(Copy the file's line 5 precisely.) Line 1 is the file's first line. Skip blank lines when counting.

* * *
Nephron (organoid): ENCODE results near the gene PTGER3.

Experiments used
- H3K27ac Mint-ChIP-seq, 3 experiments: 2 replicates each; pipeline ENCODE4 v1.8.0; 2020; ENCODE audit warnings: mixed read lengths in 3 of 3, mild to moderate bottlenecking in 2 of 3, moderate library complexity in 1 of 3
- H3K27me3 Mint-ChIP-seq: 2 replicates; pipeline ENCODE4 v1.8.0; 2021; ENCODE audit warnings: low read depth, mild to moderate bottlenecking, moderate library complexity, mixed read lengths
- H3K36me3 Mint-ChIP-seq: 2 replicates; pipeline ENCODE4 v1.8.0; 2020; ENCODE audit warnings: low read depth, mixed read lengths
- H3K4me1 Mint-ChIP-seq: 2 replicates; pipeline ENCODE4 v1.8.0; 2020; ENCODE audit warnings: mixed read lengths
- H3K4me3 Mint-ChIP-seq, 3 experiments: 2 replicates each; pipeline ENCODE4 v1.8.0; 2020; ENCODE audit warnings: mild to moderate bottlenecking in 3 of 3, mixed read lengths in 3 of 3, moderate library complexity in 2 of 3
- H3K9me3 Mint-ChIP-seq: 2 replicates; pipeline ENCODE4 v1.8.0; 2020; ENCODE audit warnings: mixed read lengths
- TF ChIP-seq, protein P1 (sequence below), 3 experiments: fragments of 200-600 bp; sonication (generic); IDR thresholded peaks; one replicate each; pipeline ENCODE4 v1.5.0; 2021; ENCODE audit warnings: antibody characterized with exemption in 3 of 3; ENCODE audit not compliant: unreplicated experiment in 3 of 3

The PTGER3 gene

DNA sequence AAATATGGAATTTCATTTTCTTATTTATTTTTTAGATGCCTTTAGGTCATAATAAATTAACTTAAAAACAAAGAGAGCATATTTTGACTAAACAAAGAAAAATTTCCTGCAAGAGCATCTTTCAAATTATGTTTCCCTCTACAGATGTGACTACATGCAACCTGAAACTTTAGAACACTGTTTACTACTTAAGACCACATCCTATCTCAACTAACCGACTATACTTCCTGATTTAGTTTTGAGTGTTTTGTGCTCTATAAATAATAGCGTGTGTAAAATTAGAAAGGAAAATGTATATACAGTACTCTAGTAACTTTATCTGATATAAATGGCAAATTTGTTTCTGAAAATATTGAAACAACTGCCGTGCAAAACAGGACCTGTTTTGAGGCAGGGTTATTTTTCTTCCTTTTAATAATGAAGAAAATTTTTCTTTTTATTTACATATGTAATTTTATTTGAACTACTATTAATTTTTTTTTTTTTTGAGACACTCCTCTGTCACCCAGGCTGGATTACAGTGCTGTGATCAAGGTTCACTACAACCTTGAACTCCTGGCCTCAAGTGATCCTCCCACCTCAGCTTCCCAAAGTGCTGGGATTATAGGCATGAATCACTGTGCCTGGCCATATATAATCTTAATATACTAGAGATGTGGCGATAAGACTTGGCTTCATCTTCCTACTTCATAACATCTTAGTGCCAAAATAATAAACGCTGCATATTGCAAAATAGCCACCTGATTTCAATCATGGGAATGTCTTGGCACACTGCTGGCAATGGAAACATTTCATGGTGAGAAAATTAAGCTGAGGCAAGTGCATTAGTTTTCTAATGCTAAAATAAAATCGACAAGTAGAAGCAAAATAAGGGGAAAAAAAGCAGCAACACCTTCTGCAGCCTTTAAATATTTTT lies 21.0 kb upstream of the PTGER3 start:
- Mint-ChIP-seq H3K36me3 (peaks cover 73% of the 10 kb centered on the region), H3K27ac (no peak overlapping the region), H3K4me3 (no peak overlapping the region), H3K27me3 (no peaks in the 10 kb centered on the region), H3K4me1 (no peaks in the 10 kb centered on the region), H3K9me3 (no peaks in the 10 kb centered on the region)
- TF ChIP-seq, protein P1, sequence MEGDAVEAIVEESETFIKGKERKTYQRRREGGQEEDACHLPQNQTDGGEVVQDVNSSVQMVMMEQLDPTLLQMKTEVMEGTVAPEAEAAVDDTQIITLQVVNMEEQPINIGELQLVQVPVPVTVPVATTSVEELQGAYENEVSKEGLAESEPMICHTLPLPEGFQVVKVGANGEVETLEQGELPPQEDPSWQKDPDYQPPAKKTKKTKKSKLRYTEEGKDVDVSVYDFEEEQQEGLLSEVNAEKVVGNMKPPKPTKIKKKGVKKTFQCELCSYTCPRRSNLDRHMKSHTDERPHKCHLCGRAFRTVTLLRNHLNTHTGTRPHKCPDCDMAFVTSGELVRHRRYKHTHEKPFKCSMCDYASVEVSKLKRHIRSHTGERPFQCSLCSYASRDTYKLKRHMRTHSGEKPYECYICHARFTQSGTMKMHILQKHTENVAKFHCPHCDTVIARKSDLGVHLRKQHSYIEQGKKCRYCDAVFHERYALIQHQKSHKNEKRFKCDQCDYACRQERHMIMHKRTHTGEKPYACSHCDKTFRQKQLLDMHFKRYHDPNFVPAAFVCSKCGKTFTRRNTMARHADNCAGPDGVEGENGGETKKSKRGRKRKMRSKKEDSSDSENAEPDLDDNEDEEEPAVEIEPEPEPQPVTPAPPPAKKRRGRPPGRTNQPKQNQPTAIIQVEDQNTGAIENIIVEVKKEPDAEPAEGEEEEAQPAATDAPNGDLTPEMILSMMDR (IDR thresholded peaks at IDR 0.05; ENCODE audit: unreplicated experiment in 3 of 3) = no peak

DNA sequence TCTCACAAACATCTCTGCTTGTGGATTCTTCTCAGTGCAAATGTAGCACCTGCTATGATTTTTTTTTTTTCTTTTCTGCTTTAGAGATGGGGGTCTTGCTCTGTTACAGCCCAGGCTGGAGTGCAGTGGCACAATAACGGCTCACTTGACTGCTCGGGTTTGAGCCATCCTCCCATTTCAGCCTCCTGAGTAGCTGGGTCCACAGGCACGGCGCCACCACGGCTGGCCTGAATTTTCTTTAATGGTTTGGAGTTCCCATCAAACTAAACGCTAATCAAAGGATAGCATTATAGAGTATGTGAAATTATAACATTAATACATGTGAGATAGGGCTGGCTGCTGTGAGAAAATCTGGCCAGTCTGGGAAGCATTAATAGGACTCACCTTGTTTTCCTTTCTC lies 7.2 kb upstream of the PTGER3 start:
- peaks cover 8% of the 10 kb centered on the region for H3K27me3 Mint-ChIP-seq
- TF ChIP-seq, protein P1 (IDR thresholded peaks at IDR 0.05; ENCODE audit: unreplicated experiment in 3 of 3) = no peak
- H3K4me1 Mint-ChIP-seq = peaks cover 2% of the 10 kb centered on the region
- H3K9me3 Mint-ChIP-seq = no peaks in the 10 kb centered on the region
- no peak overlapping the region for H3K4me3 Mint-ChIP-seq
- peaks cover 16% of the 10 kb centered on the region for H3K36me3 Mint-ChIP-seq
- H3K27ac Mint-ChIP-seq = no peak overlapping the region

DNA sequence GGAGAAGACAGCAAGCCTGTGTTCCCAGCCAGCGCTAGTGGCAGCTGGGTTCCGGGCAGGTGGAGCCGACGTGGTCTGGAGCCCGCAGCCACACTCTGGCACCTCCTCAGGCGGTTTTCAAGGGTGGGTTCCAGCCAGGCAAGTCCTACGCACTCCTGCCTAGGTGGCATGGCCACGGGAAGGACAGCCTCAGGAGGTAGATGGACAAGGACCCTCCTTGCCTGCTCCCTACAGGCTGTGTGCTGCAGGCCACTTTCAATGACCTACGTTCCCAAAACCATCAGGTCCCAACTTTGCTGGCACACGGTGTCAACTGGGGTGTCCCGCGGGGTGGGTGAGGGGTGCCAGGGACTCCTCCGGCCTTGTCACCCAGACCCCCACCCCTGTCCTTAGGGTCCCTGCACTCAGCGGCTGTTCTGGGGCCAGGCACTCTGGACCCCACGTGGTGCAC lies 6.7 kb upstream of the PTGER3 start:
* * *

- H3K36me3 Mint-ChIP-seq: 2 replicates; pipeline ENCODE4 v1.8.0; 2020; ENCODE audit warnings: low read depth, mixed read lengths